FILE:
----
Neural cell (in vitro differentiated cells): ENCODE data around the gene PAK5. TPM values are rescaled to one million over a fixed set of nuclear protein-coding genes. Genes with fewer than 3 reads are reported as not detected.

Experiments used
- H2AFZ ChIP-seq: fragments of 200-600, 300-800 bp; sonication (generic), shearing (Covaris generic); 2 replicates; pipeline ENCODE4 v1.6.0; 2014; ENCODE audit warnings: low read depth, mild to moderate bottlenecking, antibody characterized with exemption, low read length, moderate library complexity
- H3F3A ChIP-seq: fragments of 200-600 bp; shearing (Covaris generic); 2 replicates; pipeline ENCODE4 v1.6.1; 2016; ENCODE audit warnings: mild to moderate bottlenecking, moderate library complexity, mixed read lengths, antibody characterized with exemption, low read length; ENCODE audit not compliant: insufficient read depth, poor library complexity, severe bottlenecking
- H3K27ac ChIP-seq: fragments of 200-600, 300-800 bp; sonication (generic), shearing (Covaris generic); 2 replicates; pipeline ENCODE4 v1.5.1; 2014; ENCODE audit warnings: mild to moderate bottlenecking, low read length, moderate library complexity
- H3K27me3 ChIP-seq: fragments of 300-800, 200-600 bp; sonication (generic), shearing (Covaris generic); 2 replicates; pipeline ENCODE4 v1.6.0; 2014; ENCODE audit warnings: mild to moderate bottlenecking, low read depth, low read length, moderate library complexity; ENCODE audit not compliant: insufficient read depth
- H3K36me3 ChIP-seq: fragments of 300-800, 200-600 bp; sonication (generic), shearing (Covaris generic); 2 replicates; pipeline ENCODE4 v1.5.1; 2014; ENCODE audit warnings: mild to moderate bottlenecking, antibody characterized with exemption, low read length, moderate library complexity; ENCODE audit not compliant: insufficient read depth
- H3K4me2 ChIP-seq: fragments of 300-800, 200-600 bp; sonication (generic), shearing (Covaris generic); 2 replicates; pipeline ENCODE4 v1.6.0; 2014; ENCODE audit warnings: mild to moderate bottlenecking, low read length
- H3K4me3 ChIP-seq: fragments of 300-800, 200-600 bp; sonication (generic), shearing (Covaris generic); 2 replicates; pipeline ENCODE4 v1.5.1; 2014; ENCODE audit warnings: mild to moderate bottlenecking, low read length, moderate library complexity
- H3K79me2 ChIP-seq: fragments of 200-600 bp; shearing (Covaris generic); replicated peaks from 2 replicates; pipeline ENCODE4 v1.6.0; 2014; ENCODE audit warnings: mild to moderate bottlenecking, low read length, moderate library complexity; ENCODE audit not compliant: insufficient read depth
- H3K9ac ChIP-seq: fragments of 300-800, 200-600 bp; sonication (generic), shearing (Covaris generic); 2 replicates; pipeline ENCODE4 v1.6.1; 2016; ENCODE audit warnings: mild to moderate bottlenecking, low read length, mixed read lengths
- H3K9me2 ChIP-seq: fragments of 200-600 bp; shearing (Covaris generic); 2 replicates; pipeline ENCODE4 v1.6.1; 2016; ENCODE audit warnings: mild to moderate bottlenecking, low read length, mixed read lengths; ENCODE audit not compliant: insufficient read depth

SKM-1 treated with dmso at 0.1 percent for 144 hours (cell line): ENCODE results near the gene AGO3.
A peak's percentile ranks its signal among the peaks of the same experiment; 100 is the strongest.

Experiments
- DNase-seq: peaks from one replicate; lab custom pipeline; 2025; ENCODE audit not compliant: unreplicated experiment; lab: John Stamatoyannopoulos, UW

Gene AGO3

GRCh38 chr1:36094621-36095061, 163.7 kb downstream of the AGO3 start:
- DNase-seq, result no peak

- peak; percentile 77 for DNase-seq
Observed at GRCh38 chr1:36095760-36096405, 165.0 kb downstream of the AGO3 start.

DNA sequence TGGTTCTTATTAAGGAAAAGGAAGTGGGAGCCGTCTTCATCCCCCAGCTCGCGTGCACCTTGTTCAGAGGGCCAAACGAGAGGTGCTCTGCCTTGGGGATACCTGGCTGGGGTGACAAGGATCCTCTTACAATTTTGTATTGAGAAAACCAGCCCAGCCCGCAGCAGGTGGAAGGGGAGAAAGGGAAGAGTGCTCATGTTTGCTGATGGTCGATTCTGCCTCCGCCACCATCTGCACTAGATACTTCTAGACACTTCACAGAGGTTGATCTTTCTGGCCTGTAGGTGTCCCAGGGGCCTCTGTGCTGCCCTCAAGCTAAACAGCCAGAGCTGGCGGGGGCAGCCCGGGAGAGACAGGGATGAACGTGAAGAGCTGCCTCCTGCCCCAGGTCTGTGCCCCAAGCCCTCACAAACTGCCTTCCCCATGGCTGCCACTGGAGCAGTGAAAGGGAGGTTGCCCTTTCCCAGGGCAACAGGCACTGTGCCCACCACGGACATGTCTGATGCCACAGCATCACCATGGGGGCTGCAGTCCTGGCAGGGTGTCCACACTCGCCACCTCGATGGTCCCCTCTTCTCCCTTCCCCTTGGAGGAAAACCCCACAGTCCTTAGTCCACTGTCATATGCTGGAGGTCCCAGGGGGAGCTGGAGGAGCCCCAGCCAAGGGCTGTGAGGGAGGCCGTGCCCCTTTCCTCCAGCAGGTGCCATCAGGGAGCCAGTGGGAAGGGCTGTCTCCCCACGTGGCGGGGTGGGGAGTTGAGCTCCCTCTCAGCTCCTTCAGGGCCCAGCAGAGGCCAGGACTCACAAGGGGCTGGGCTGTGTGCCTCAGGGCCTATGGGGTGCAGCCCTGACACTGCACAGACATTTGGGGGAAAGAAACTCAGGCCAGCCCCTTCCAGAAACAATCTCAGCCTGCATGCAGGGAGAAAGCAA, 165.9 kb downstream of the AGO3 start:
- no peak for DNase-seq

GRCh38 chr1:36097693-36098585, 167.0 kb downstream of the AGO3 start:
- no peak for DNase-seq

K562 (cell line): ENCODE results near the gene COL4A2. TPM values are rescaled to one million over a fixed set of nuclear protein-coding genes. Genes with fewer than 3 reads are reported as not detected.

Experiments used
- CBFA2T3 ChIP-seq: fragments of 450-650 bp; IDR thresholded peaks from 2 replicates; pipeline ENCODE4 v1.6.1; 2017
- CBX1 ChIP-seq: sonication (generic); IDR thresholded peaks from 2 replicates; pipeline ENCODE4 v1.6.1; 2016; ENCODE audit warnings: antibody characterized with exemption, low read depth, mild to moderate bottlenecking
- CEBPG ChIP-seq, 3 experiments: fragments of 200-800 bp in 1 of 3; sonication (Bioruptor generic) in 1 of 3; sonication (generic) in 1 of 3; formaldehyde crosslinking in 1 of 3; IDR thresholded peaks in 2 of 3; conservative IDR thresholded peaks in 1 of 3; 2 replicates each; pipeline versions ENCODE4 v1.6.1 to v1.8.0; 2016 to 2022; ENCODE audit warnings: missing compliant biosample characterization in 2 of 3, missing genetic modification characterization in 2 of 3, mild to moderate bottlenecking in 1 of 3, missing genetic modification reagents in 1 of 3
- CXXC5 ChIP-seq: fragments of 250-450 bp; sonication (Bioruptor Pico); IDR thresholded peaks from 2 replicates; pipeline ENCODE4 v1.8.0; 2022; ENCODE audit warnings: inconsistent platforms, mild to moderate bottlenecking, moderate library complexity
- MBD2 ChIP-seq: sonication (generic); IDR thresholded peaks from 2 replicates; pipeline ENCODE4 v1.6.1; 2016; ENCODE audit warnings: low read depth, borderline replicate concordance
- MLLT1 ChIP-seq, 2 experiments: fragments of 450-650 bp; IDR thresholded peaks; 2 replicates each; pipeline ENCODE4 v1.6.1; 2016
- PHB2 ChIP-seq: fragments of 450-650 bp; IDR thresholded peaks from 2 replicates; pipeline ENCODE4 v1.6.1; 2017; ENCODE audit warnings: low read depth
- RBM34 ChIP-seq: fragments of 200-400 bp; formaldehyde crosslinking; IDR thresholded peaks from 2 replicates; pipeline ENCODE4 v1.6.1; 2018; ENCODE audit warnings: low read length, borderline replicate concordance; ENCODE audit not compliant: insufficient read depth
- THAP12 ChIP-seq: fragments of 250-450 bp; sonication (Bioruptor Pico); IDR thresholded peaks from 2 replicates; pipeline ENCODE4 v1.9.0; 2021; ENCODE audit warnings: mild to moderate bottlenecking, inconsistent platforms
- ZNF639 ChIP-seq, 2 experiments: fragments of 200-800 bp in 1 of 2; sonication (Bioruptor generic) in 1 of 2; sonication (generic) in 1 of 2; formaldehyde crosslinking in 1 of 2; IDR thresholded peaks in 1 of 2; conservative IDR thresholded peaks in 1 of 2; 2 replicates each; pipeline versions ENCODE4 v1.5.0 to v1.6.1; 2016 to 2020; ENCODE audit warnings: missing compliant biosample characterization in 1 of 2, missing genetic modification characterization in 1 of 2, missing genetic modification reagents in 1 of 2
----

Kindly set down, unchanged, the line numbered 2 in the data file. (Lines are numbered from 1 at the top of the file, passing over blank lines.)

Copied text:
Experiments used